The more things change, the more they stay the same

April 3, 2014
Last week, I had the pleasure of presenting Brilliant Ink’s Employee Experience research to a group of 70 internal communications and HR professionals at The Business Development Institute’s Internal Communications and Leadership Forum. The forum included presentations from several industry leaders and a lively panel discussion on the convergence of internal communications and social technologies. While the session certainly raised some important questions around how companies can engage employees in a rapidly changing world, I left with a feeling that what’s always mattered in terms of employee engagement, still matters. What do I mean? Although there’s no doubt technology is changing the way companies and employees engage, it’s still the basics that count:
  1. People want to hear from their leaders: Our research found that a whopping 84% of communications from leaders are read, and that there’s a clear link between inspiring leadership communications and employee engagement. Hearing from senior leaders regularly, and in an inspiring and believable manner has ALWAYS mattered, and I don’t believe that’s ever going to change. AIG’s Ted Nevins talked about how his company’s senior leaders are using the company’s “Contact” video forum to share updates directly with the company’s 64,000 employees around the world.  It’s amazing how something as seemingly simple as filming a leader talking off-the-cuff into the camera of an iPad can make such a difference in employees’ experience.
  2. To really reach people, use multiple channels: Sure, in years past, communicators didn’t have quite as many options for reaching employees. But it’s been a long-known fact that people need to hear things many times, in many ways, to really absorb information. J.P. Morgan Chase’s Barbara Calderoni talked about how the financial giant ensures its employees pay attention to HR communications by breaking through the clutter with varied channels, including basics like intranet content and broadcast emails, as well as newer channels like employee testimonial videos, quick polls/surveys and gamification.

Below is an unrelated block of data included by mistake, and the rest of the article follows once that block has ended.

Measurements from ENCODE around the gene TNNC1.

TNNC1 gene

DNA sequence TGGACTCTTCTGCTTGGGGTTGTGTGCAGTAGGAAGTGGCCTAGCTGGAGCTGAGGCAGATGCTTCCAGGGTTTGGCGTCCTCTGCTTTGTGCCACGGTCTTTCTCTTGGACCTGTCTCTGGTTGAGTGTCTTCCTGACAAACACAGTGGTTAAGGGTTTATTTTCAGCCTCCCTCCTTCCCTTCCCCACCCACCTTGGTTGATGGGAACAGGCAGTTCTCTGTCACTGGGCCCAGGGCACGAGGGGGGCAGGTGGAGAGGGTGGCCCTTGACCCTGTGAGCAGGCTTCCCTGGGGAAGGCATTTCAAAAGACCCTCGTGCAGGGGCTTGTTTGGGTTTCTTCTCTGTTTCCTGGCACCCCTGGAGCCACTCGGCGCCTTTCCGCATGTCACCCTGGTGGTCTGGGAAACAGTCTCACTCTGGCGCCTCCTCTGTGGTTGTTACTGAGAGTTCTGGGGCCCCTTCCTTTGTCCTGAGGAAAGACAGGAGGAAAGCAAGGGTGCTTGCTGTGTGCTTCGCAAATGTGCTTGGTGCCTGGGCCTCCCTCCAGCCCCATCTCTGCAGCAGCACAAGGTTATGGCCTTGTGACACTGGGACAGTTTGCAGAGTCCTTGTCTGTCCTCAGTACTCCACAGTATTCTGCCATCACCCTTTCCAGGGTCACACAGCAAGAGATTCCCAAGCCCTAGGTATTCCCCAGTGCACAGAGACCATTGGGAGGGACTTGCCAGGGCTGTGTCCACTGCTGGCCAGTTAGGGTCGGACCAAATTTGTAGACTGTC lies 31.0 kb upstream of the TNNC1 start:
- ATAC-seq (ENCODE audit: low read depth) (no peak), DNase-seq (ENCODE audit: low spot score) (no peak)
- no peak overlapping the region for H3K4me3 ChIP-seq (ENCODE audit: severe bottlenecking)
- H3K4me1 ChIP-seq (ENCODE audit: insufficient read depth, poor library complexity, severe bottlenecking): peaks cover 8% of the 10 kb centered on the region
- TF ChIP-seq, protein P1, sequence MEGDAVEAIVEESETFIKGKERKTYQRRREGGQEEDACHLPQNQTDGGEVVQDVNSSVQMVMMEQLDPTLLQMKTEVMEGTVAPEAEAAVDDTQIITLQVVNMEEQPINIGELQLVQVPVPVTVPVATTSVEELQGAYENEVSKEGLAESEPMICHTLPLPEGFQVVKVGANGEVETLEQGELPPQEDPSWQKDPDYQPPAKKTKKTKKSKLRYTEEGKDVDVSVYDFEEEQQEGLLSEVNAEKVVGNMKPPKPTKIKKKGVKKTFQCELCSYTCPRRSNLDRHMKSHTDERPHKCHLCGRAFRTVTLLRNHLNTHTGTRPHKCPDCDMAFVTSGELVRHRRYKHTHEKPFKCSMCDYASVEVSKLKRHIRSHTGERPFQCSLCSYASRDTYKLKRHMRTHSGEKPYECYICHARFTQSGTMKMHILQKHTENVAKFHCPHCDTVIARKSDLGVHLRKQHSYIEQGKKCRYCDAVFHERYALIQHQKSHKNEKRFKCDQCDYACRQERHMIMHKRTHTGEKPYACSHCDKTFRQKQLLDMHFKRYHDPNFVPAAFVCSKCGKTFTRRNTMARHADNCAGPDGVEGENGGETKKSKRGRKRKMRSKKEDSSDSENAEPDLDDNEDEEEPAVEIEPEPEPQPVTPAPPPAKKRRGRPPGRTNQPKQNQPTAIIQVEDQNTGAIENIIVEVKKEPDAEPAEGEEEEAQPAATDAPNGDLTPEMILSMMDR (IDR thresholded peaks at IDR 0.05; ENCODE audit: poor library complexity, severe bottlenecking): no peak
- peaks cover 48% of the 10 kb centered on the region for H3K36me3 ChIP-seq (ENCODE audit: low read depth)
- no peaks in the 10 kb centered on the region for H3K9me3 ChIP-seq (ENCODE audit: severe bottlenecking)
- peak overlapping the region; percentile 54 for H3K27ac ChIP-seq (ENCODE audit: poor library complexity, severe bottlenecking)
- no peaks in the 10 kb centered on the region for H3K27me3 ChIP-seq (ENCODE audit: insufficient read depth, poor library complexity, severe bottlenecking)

3. Help people feel connected: In the world of employee communications and engagement, we as communicators are always trying to answer a fundamental question on behalf of employees: “What’s in it for me?” Helping employees feel connected, involved and invested in their work is the key to unleashing their productivity and performance. That “WIIFM” questions remains at the core of our work, but now we have a broader set of tools to help provide the answer. Social technologies like Jive and Chatter are enabling employees to more easily connect with the people and information they want, when and how they want. While social technologies like these are helping employees feel more connected, a surprising number simply are not using them. In fact, our research found that fewer than half of employees with access to internal social media platforms are actually using them. The takeaway for communicators? If you’re going to invest in an internal social media platform, ensure you have a strategic purpose for doing so (“because it’s cool” doesn’t count), and then make sure your people understand how it will help them feel more connected to their work, and ultimately work smarter.
What do you think? Has the practice of internal communications changed more than it’s stayed the same? Leave a comment and let us know.
Ann Melinger

You might also like

A Brilliant Guide To Intranet Platform Selection

Choosing your company's intranet is a big responsibility. Here's what you need to know to get it right.

Read more
A Brilliant Guide To Employee Onboarding

Improving employee onboarding can be a major win for internal communicators. You'll boost employee retention, satisfaction, and overall job performance.

Read more
9 Tips for Solo IC Pros

Working solo in internal communications? These essential tips will help you boost your strategy, build key relationships, and maintain a healthy work-life balance.

Read more